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I'm trying to use a perl one-liner to update some code that spans multiple lines and am seeing some strange behavior. Here's a simple text file that shows the problem I'm seeing:

         STOP    EFGH

I expected the following to work but it doesn't end up replacing anything:

perl -pi -e 's/START\s+STOP/REPLACE/s' input.txt

After doing some experimenting I found that the \s+ in the original regex will match the newline but not any of the whitespace on the 2nd line, and adding a second \s+ doesn't work either. So for now I'm doing the following workaround, which is to add an intermediate regex that only removes the newline:

perl -pi -e 's/START\s+/START/s' input.txt

This creates the following intermediate file:

ABCD    START            STOP    EFGH

Then I can run the original regex (although the /s is no longer needed):

perl -pi -e 's/START\s+STOP/REPLACE/s' input.txt

This creates the final, desired file:


It seems like the intermediate step should not be necessary. Am I missing something?

share|improve this question
Your Frequently Asked Question is answered in the very first sentence: "perldoc -q match" --> "I'm having trouble matching over more than one line. What's wrong?" – tadmc May 3 '11 at 0:27
/s only affects what . matches, so none of your /ss are needed – ysth May 3 '11 at 1:04

perl -p processes the file one line at a time. The regex you have is correct, but it is never matched against the multi-line string.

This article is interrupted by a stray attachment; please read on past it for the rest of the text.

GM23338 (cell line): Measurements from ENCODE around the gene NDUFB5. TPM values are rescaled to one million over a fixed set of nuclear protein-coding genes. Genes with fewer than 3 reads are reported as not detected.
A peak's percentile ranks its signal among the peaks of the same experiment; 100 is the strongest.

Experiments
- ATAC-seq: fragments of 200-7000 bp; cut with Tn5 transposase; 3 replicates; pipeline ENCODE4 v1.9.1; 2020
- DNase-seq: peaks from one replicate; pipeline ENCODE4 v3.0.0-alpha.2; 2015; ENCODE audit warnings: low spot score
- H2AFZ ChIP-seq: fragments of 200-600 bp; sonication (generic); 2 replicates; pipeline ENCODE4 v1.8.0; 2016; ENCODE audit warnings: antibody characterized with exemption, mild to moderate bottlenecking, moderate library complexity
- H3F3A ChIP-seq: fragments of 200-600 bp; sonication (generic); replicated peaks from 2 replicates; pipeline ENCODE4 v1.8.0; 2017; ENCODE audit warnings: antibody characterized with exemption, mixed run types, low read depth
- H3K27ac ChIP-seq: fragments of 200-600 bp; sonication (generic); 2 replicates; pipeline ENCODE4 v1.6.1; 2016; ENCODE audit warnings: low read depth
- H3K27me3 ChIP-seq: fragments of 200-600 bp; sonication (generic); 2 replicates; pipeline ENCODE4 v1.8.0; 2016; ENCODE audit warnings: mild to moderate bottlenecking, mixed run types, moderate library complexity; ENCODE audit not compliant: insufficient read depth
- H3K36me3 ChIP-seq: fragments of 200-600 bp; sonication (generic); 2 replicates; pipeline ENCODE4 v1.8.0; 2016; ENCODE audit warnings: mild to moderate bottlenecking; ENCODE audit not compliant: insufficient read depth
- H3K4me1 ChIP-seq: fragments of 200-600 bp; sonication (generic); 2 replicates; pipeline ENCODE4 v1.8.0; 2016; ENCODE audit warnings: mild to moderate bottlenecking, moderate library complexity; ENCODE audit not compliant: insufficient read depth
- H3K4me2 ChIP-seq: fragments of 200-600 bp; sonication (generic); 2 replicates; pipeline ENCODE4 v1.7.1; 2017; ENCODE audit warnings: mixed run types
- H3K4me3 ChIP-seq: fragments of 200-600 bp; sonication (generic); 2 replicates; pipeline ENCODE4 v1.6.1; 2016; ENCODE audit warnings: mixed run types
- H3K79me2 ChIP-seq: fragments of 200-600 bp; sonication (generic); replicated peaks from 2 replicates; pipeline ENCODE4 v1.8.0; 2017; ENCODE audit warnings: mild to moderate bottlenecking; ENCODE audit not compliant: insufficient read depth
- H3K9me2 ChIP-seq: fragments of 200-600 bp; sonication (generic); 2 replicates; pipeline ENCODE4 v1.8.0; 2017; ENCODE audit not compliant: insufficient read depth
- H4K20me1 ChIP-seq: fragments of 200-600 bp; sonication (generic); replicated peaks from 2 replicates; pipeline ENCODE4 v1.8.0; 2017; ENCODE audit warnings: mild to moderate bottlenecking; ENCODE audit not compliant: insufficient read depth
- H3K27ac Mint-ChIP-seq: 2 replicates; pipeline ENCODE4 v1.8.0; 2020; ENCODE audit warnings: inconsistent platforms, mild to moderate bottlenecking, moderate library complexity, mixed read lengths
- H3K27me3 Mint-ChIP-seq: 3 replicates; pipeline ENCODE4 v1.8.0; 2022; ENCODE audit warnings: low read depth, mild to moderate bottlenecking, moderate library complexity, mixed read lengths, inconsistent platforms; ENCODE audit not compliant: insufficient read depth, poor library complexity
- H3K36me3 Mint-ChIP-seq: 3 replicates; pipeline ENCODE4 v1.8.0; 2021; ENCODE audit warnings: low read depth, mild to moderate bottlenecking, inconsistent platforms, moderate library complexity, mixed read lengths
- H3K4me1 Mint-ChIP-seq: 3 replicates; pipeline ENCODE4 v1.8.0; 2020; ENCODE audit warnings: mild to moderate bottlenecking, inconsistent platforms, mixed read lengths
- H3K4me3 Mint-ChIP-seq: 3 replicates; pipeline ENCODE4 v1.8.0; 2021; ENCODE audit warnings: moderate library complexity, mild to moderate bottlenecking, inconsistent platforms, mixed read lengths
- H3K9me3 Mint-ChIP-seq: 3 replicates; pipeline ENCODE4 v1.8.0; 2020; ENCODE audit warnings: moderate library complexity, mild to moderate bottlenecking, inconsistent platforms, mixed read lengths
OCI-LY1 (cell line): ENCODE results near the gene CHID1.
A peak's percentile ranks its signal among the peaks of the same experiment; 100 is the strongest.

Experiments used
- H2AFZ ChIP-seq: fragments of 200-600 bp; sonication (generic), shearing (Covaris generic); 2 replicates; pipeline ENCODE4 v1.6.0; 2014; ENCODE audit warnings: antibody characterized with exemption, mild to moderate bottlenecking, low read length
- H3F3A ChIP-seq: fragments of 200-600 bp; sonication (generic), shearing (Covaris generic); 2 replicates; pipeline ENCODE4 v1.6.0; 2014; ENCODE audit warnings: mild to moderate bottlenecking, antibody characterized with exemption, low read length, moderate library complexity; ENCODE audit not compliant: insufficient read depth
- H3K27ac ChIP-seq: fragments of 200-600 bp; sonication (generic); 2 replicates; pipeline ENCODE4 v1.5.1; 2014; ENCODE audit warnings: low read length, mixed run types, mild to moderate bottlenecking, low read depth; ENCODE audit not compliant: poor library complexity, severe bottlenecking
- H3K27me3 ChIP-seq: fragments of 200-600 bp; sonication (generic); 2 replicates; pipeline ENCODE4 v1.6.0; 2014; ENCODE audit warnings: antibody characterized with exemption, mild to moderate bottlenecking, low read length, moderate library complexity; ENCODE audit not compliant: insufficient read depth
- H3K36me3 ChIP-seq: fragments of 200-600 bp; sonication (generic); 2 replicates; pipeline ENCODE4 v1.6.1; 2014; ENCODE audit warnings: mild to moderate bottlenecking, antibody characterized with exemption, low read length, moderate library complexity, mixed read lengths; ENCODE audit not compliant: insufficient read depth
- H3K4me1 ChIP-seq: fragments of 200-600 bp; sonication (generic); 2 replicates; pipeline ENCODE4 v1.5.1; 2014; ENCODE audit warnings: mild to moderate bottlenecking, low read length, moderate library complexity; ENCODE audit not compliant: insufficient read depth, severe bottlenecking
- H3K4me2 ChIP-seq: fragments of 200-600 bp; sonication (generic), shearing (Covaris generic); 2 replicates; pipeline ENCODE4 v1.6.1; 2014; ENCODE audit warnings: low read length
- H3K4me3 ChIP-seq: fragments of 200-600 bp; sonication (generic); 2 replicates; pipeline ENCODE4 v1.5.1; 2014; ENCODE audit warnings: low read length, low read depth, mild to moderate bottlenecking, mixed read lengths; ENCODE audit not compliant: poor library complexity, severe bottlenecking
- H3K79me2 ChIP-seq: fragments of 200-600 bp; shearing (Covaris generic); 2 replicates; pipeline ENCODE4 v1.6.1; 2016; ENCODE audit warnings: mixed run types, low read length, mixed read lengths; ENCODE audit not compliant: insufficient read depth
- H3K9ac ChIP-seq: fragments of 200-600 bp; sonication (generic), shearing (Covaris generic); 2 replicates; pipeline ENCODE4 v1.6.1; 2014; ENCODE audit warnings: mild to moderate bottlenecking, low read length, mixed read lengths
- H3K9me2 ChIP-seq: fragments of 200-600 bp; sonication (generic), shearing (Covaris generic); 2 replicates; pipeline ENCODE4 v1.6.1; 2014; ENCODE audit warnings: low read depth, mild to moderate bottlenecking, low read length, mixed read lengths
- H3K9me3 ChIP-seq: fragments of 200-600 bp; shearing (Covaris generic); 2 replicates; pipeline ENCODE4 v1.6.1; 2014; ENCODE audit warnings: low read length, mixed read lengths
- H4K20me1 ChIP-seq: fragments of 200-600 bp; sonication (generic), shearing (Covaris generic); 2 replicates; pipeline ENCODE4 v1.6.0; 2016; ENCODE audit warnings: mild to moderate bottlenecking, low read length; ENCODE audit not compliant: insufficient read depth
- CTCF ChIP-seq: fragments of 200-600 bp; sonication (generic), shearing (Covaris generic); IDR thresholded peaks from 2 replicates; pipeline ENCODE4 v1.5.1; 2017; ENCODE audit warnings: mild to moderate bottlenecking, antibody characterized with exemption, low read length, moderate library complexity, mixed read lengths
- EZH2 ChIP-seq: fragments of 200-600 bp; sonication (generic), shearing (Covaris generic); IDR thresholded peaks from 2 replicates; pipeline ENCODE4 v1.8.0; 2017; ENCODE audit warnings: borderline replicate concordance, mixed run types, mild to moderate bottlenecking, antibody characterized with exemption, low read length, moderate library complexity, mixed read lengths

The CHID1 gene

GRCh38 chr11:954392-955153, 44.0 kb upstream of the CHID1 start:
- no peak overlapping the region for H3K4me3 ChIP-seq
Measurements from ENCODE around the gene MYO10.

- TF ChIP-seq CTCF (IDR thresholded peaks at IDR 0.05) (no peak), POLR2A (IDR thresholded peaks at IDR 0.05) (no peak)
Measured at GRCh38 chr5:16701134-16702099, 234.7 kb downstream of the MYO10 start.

A simple strategy, assuming the file will fit in memory, is to read the whole thing (do this without -p):

$/ = undef;
$file = <>;
$file =~ s/START\s+STOP/REPLACE/sg;
print $file;

Note, I have added the /g modifier to specify global replacement.

As a shortcut for all that extra boilerplate, you can use your existing script with the -0 option: perl -0pi -e 's/START\s+STOP/REPLACE/sg'. Adding /g is still needed if you may need to make multiple replacements within the file.

A hiccup that you might run into, although not with this regex: if the regex were START.+STOP, and a file contains multiple START/STOP pairs, greedy matching of .+ will eat everything from the first START to the last STOP. You can use non-greedy matching (match as little as possible) with .+?.

If you want to use the ^ and $ anchors for line boundaries anywhere in the string, then you also need the /m regex modifier.

share|improve this answer
I didn't know before about the -0pi - works like a charm – Magnus Kronqvist Apr 18 '12 at 11:50
Also can't find any info on the -0. What does that flag do? – Jonathan Dumaine Mar 8 '13 at 20:45

You were close. You need either -00 or -0777:

 perl -0777 -pi -e 's/START\s+/START/' input.txt
share|improve this answer
And what do -0777 and -00 do? I'm reading the perl manpage, but other than those numbers being octal (which was obvious), I can't find any information. Thanks! – Justin Force Jul 20 '12 at 16:13
Option -0 changes the record separator. 777 activates slurp mode, if which no record separator is defined, s.t. the entire file is read at once. 0 changes the separator to blank lines. – J. Katzwinkel Sep 3 '13 at 16:19

A relatively simple one-liner (reading the file in memory):

perl -pi -e 'BEGIN{undef $/;} s/START\s+STOP/REPLACE/sg;' input.txt

Another alternative (not so simple), not reading the file in memory:

perl -ni -e '$a.=$_; \
             if ( $a =~ s/START\s+STOP/REPLACE/s ) { print $a; $a=""; } \
             END{$a && print $a}' input.txt
share|improve this answer
perl -MFile::Slurp -e '$content = read_file(shift); $content =~ s/START\s+STOP/REPLACE/s; print $content' input.txt
share|improve this answer
Whyever would you have people use a non-standard module for something that a single simple command-line will take care of completely? – tchrist May 3 '11 at 12:53

Here's a one-liner that doesn't read the entire file into memory at once:

perl -i -ne 'if (($x = $last . $_) =~ s/START\n\s*STOP/REPLACE/) \
  { print $x; $last = ""; } else { print $last; $last = $_; } \
  print $last if eof ARGV' input.txt
share|improve this answer

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